How to Unchange a Mind

This cartoon made the rounds a while back, but I still strongly identify with its sentiment:

The convergence of all media into one or two devices has had untold effects on the human relationship to information, and certainly has probably had effects on our brains as well.

Philosopher Glenn McLaren proposes in an article in the latest Cosmos and History that the virtual reality of the Internet has made us “hunter and gatherers” in a forest of information, rather than independent, critical and deep thinkers.

As someone grappling with something akin to Internet addiction (okay, let’s just say I am addicted), it spoke quite a bit to my own experience.

After about 2009, I began to lose the ability to apply my attention to any long task when the Internet or other social media were available. On any big project, it has become an absolute necessity to shut off my connectivity to get any work done. Whole days have been lost to aimless wandering of forums, reading of digital newspapers, blogs, and the like. Though I’m a film scholar, I probably spend the least time on YouTube of anybody, preferring instead the back catalog of Film Philosophy or The Forge for my reading to distract me from all the pressing projects on which I need to focus. Nevertheless, pressing issues and deadlines do not impact my consciousness as they used to, convincing me the web has some kind of narcotic effect.

McLaren goes further to state that this shortening of the attention span and the sudden total equivalency of information has had noticeable political consequences, i.e. a certain docility and conformity as subjects no longer need to construct radically individual, deeply conceived opinions of anything to continue to spread their impact on the world.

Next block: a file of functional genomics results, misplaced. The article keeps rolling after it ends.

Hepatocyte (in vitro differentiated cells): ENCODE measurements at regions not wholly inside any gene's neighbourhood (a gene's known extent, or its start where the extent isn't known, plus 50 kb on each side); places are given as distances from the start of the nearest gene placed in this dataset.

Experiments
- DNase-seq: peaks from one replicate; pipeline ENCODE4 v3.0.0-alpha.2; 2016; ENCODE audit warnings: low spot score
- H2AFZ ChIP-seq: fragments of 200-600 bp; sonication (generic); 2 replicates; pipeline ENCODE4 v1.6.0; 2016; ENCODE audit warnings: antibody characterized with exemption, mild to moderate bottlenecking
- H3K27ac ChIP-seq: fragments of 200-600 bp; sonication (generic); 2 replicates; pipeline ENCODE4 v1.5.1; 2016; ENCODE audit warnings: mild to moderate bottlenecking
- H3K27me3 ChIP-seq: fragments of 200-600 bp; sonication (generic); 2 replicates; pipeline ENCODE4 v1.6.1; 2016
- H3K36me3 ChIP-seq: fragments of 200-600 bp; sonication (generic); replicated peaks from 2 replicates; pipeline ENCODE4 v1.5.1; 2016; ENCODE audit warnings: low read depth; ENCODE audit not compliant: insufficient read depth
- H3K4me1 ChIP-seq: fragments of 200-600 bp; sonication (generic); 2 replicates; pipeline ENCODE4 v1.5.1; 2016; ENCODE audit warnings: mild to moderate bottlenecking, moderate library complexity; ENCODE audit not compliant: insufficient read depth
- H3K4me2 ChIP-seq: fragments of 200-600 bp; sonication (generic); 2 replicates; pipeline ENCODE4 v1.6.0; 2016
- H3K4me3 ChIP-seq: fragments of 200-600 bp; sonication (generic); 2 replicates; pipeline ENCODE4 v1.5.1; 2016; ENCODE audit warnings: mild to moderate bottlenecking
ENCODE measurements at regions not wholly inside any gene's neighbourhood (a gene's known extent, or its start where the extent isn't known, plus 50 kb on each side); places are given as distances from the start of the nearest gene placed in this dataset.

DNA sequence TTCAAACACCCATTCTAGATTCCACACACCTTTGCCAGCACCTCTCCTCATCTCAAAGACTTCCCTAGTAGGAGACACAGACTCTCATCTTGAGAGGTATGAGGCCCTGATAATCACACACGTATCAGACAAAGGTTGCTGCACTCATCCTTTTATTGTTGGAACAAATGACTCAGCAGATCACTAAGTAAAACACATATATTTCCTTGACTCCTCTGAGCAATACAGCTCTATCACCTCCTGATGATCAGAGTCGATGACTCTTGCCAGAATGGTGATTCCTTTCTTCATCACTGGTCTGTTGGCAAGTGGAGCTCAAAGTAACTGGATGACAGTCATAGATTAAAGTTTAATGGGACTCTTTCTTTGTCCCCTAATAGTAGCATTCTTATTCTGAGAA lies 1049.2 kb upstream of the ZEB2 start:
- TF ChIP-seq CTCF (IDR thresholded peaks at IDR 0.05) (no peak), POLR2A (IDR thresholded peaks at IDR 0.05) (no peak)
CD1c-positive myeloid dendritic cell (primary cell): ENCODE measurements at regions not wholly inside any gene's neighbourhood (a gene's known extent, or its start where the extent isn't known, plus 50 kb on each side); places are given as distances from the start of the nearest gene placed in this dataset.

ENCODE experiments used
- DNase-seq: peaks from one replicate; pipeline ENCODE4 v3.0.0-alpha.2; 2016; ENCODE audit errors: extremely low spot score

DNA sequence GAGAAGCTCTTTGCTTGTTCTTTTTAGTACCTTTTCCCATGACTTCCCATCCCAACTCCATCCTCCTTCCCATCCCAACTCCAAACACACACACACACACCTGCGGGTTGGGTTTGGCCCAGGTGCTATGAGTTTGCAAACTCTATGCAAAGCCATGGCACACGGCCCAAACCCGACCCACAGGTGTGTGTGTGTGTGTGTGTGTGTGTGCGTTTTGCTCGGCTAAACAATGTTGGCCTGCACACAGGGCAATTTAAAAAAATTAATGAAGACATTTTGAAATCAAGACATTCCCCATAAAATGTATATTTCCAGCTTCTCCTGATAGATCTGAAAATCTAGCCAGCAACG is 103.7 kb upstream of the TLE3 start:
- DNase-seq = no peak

How do I unchange my mind, so I reach a pre-2009 level of focus, attention and memory, themselves perhaps the most critical items necessary for my political consciousness?

As I move toward the summer, one of my most productive working periods, I caution myself against spending too many time trawling the Internet for novelty, and will consign myself to my stack of books and films I haven’t consumed while my brain drifted through the Internet’s networked isles.

Here’s acknowledgement of the irony that I feel compelled to blog about this topic, and encouragement for anyone to take the same occasional intense hiatuses I do. For intellectual survival, you understand.



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One response to “How to Unchange a Mind”

  1. Page 28 Avatar

    Oh my hah, I understand, and perhaps just now realize it more so. I definitely have spent far far more time within the last few years on wikipedia rather than actually reading books. It’s not all bad, as I’ve sponged up some wonderful facts and have learned some things I really just needed to learn. But the rapid-fire processing of all this information does seem a bit chaotic, leaving the brain in want for that same speed when not there. Interesting psychology to chew on for me.

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